The word that Paul uses is the Greek word for love; Philia – to have love for someone or something, based on sincere appreciation and high regard – a state of being inclined to help or support someone or something. The Greek word for world is Kosmos – the world system; the people constituting the world whose values, beliefs and morals are in distinction and rebellion to God. We are not called to love the world but hate it. John 15:19 If you were of the world, the world would love you as its own; but because you are not of the world, but I chose you out of the world, therefore the world hates you. Christ has called our hearts, affections, minds and desires out of this world and calls us to focus them on Him, even as our physical bodies remain in this world. We are to be in the world, not of it. The warfare between the kingdom of darkness against the Kingdom of Christ is real and though we fight that war like Christ, we are to seek to save those in the world, without promoting the world’s values and beliefs and morals.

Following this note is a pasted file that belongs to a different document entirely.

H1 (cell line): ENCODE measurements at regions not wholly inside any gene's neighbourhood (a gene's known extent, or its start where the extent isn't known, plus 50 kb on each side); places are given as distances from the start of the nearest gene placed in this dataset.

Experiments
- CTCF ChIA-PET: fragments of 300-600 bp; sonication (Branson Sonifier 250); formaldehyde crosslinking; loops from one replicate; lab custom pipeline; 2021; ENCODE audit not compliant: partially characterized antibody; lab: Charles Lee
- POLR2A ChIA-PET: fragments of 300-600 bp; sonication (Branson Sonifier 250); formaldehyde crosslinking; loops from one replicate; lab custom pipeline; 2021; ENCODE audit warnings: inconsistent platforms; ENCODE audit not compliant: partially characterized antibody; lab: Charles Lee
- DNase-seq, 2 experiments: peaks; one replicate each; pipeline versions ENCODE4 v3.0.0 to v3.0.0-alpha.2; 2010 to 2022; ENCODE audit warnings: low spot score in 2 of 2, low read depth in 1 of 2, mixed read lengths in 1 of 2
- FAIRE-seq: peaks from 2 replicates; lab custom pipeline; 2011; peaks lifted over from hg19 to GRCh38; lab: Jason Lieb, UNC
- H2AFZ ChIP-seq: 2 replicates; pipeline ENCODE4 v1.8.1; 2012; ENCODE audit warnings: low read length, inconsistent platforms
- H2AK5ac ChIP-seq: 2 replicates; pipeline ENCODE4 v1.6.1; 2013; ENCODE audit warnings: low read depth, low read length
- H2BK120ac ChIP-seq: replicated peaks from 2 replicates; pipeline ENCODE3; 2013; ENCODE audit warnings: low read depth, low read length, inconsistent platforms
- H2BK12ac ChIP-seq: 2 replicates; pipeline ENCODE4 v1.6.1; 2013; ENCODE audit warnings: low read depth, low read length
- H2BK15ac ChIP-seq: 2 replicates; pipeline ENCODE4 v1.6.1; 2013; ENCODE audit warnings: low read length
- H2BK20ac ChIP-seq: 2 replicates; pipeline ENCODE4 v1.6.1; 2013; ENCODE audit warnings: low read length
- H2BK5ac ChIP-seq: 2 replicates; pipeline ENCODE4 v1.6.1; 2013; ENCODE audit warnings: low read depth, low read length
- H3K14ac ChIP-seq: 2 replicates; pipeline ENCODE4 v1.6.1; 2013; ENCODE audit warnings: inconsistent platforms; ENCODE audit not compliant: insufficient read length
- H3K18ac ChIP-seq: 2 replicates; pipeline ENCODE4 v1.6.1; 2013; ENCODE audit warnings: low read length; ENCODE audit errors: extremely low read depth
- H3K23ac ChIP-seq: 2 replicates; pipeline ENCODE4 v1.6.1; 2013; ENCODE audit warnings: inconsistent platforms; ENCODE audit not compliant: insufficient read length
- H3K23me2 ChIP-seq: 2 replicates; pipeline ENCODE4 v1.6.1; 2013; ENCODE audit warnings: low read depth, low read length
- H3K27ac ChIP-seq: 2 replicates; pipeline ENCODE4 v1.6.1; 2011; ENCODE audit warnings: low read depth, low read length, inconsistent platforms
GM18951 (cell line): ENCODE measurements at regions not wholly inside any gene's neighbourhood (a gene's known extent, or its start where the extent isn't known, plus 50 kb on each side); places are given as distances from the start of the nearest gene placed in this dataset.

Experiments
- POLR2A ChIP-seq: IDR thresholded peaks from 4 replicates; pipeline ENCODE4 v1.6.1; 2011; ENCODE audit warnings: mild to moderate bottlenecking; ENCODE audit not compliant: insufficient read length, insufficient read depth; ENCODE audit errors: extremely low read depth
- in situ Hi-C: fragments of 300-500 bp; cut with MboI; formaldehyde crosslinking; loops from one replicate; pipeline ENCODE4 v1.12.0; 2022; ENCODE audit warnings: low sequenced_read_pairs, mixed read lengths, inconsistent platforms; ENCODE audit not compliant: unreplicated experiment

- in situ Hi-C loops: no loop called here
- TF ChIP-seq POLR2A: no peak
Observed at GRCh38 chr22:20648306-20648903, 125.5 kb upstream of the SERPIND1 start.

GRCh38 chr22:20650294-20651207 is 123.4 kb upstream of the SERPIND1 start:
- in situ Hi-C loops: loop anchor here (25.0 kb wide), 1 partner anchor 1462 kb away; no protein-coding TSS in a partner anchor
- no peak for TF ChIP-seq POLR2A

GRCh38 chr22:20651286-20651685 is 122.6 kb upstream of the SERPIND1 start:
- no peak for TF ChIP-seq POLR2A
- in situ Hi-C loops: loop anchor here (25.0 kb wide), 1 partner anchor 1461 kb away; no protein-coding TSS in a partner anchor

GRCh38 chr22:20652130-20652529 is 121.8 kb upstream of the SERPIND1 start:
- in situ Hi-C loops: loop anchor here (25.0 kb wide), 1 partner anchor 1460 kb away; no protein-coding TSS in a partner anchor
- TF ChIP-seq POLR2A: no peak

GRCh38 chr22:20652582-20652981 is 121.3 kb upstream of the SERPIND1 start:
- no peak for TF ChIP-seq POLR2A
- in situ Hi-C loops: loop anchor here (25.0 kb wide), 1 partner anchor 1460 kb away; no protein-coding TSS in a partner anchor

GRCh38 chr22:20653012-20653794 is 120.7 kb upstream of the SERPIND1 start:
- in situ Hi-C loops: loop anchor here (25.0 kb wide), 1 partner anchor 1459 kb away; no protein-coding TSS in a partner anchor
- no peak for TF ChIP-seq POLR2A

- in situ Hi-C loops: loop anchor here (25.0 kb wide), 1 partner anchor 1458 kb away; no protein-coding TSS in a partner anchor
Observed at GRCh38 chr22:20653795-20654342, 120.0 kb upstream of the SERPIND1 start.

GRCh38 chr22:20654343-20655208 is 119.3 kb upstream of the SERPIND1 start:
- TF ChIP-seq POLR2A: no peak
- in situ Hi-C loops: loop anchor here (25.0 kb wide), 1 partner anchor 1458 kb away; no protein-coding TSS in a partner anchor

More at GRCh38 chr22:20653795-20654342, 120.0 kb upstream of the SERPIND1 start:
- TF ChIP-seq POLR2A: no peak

It’s like neutrality in warfare. A nation cannot say that it is neutral toward both parties of an armed conflict and then sell supplies to one party, aiding them in the conflict. Friendship between nations means lending mutual support. Promoting the welfare and ability of one nation in battle means that you are not neutral, but are friendly – promoting their success, upholding their values, beliefs and morals. Logically, you are not neutral but at war with the third country. 

John Calvin comments that, He calls it the friendship of the world, when men surrender themselves to the corruptions of the world, and become slaves to them. For such and so great is the disagreement between the world and God, that as much as any one inclines to the world, so much he alienates himself from God. Hence the Scripture bids us often to renounce the world, if we wish to serve God.”